Brother Burt Bullock: (Not direct quotes)
Finances: The Church will never send you somewhere you can’t afford. The biggest decision is what to do with your home. Some sell it and buy another when they return. Some have someone check on it each week. Some have someone rent it. Having a young single adult or two live there while you are gone usually works well. Having someone with children live there is always another possibility.
Preparation: What you’ve done all your life. Your life is your preparation.
What will I be asked to do? No matter what you are asked to do, it will not be enough. You will want to do more. The Bullocks went to their mission president and asked what more they could do. He told them “Do whatever you want to build the Kingdom.” So often it is entirely up to you, what you want to do and enjoy doing, and at the pace you set. There are so many options.
If you simply cannot serve a full-time mission (health, family needs, etc.) you can give money to the help other couples who can’t afford to go, but otherwise would.
Sister Cottle
(not direct quotes)
D&C 109:22-23—(Blessing on missionaries from Kirtland Temple Dedication give to the Prophet Joseph Smith by revelation) “And we ask thee, Holy Father, that thy servants may go forth from this house armed with thy power, and that thy name may be upon them, and thy glory be round about them, and thine angels have charge over them; And from this place they may bear exceedingly great and glorious tidings, in truth, unto the ends of the earth, that they may know that this is thy work, and that thou hast put forth thy hand to fulfil that which thou hast spoken by the mouths of the prophets, concerning the last days.” The power we have from the house of the Lord to go forth and be missionaries is great preparation.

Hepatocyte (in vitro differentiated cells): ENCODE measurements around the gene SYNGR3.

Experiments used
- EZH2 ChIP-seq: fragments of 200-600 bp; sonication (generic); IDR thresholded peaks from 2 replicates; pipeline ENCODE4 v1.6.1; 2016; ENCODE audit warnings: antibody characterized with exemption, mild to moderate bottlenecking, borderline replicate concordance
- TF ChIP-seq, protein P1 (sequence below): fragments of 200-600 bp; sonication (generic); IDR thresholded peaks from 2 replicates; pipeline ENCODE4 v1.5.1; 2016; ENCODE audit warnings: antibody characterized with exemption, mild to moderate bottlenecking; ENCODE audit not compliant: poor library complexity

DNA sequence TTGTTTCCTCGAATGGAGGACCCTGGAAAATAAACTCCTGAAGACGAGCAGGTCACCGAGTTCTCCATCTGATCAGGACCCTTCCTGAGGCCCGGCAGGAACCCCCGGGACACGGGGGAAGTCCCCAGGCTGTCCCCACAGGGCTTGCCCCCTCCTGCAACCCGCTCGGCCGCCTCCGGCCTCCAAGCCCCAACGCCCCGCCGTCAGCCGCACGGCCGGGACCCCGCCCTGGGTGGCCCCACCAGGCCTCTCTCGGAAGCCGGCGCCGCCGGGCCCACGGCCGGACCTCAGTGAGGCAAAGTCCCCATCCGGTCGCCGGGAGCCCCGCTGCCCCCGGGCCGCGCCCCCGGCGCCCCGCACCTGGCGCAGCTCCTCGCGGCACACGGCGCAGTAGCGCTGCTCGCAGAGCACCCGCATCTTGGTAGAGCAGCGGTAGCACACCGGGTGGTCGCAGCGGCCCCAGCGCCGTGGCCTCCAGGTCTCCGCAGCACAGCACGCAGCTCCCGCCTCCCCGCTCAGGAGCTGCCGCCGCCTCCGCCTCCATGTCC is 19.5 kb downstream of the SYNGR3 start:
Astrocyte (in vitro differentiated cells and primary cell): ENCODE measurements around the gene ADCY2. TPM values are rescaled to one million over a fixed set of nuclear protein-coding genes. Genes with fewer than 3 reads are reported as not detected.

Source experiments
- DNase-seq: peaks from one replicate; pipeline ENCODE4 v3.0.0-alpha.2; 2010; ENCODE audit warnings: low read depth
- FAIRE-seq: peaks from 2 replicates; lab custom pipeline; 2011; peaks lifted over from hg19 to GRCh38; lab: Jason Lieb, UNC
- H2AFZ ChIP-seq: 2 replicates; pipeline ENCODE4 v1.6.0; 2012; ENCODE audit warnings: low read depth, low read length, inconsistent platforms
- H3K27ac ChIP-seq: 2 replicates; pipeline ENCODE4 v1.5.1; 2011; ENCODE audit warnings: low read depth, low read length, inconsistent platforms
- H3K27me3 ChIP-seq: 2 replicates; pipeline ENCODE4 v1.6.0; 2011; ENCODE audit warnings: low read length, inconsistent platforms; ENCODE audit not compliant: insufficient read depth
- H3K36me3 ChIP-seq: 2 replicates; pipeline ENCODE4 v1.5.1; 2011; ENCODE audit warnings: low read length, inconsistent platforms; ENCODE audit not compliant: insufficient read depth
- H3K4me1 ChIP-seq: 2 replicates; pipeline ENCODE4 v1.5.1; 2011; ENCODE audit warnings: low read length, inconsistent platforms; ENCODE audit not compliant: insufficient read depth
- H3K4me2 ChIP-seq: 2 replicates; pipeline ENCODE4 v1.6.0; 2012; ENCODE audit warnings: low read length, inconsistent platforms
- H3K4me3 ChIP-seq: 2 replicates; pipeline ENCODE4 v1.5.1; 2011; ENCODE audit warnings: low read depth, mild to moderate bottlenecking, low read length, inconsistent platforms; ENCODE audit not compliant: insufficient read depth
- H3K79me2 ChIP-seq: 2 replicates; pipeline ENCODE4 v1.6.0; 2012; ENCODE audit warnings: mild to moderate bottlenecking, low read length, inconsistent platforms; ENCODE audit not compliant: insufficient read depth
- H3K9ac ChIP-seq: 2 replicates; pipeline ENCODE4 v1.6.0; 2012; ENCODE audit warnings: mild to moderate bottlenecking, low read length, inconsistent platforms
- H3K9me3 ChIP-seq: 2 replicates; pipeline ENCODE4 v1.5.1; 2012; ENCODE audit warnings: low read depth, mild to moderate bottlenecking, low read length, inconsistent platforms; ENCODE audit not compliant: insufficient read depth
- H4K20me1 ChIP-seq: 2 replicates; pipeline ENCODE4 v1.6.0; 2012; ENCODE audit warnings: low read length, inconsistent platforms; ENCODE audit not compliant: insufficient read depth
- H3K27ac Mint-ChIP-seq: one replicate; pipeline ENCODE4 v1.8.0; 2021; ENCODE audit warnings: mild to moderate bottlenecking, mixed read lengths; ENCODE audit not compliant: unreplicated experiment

Study and ponder the Book of Mormon because it will prepare you better to strengthen and help the young missionaries. Most missionaries know the Book of Mormon, but they lack the experience and understanding to know what it means.
Couples are so urgently needed everywhere, and they fill a vacuum that young missionaries can’t do.
Most of us have been preparing all our lives. We have had so many experiences in just living the gospel. Those experiences are such a great tool for those in the mission field who haven’t been exposed to it, who don’t know our way of life. We take it for granted but for someone else it is an inspiration.
Prepare yourself for the joy of a lifetime. We are so badly needed, so greatly loved and so greatly appreciated by new members that our help is just hardly expressable.
D&C 30:1-2 lists five things that detract from effective missionary work:
1. Fearing man
2. Not relying on God for strength
3. Keeping our minds on the things of the earth more than on the things of God, our Maker
4. Not giving heed to the Lord’s spirit
5. Allowing ourselves to be persuaded by those whom God has not commanded


• Unselfish Service by DALLIN H. OAKS, April 2009 General Conference
• Richard M. Romney, "To Prepare", New Era, June 1987, 12
• Marvin K. Gardner, "What Parents Can Do … Before the Call Comes", Ensign, Dec. 1979, 7
• Becoming a Missionary, by Elder David A. Bednar, Oct 2005
* Roger Terry, "If I Had Known at 19 …", New Era, Mar. 2007, 54–56
• “Your Mission Will Change Everything” by Elder David F. Evans, Ensign, May 2006, p. 32.
• M. Russell Ballard, "How to Prepare to Be a Good Missionary", New Era, Mar. 2007, 6–11
• The Making of a Missionary, by Trent Toone, Mormon Times, Thursday, Apr. 29, 2010